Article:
# National Aeronautics and Space Administration

## 100 Years of General Relativity

• By Barb Mattson
• November 25, 2015
• Comments Off on 100 Years of General Relativity

This week is the 100th anniversary of Einstein’s theory of general relativity. On November 25, 1915, Einstein published the field equations of gravity which are the heart of the general relativity.

Sure, you’ve heard of Einstein – he was a smart guy. And you’ve probably heard of general relativity, but what does it mean? And, maybe more importantly, why should you care?

Einstein’s general relativity equations were first published on November 25, 1915 in the Proceedings of the Royal Prussian Academy of Science. Having trouble reading the page? It’s in German! The title translates to: “The field equations of gravitation.” Credit: Proceedings of the Royal Prussian Academy of Sciences, Berlin

For over two centuries before Einstein, gravity was described by Newton’s law of universal gravitation. If you took physics in high school, you probably learned about this one. You maybe even did an experiment calculating the acceleration due to gravity of a falling object on Earth (you might even remember that it’s 9.8 meters/second2). It turns out that Newton’s formation of gravity works perfectly well for most practical purposes here on Earth.

But, in 1905, Einstein published his theory of special relativity, which showed that space and time were interwoven as a single structure he dubbed space-time. Then, over the next decade, he worked to incorporate gravity into this picture. The result was general relativity.

At its most basic, general relativity is a way to describe gravity by attributing it to the curvature of space-time that occurs in the presence of massive bodies. Massive objects cause space-time to stretch. One way to think about it is to imagine stretching a piece of fabric between a couple of people, and then plunking down a softball in the middle. The ball will make a dent in the cloth. Then if you roll a small ball across the fabric, it will seem to be attracted to the softball, though it’s really just following the dent in the cloth. It’s not a complete picture of how gravity and general relativity work, but it’s a good way to start to wrap your head around Einstein’s theory.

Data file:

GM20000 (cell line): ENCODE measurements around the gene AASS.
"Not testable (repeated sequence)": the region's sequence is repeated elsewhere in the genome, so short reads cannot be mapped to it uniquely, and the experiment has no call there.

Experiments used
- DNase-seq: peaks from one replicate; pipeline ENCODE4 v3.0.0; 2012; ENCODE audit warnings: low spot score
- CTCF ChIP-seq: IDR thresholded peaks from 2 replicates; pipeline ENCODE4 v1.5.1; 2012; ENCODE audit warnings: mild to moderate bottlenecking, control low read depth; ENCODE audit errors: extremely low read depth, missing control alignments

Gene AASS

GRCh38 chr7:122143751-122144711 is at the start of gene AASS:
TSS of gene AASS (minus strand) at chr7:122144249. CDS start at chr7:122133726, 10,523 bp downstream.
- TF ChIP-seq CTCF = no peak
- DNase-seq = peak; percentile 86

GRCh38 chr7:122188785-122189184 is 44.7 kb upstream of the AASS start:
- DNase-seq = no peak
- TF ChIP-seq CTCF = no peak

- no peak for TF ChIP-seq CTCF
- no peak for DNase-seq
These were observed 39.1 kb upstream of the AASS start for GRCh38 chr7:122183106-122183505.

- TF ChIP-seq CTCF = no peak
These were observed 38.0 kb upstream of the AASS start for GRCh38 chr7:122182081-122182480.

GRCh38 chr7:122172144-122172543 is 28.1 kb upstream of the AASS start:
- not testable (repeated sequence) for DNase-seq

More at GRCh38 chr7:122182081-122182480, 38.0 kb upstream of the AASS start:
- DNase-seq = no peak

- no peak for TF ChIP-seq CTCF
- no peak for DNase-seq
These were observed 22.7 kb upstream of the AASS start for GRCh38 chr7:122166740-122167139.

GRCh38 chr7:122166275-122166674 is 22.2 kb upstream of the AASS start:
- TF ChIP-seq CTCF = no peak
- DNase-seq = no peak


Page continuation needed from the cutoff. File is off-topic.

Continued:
Massive objects cause space-time to curve, much like a heavy ball will create a well in a stretched-out piece of fabric. (Credit: NASA/GSFC/J. Friedlander)

Einstein realized that the traditional gravitational field can be understood as the motion of particles – stars, planets, and even light – on the stretched and curved surface of space-time.

Gravity can be thought of as the movements of particles through curved space-time. Credit: NASA

While the concept sounds simple, the formulation of general relativity is complex. One reason that general relativity seems so foreign to us is that its effects are subtle from our perspective. They only come into play if you want to make very precise measurements of gravity, if you are traveling at close to the speed of light, or if you happen to find yourself in an area of extreme gravity (like very, very close to a black hole).

There is one place, though, where you do encounter relativity on a day-to-day basis. You know that smartphone in your pocket? The one you use to map your way to a new restaurant? Or to tag your location in a picture? It depends on GPS technology, which needs general and special relativity to work properly.

GPS uses radio signals from a network of satellites orbiting Earth at an altitude of 20,000 km to pinpoint the location of a GPS receiver. The accuracy of GPS positioning depends on precision in time measurements of billionths of a second. To achieve such timing precision, however, relativity must be taken into account.

A network of Global Positioning Satellites (GPS) transmit radio signals to pinpoint the location of GPS receivers (like your smartphone) on Earth’s surface. (Credit: NASA/GSFC)

Special relativity shows that if we place a clock on a satellite and compare its recorded time to an identical clock in our rest frame on Earth, the satelliteâ€™s clock will appear to be running behind. For the GPS satellites, this difference amounts to about 7 microseconds per day. On the other hand, general relativity shows that those same clocks will tick 45 microseconds per day faster.

The combined effect of relativity is that the satellitesâ€™ clocks tick faster by about 38 microseconds each day. That sounds like a tiny amount – what difference could that make? Well, unless these relativistic effects are accounted for, the errors would accumulate at about 10 km per day. And that new restaurant you wanted to try? It would not be anywhere near where the GPS thought it should be!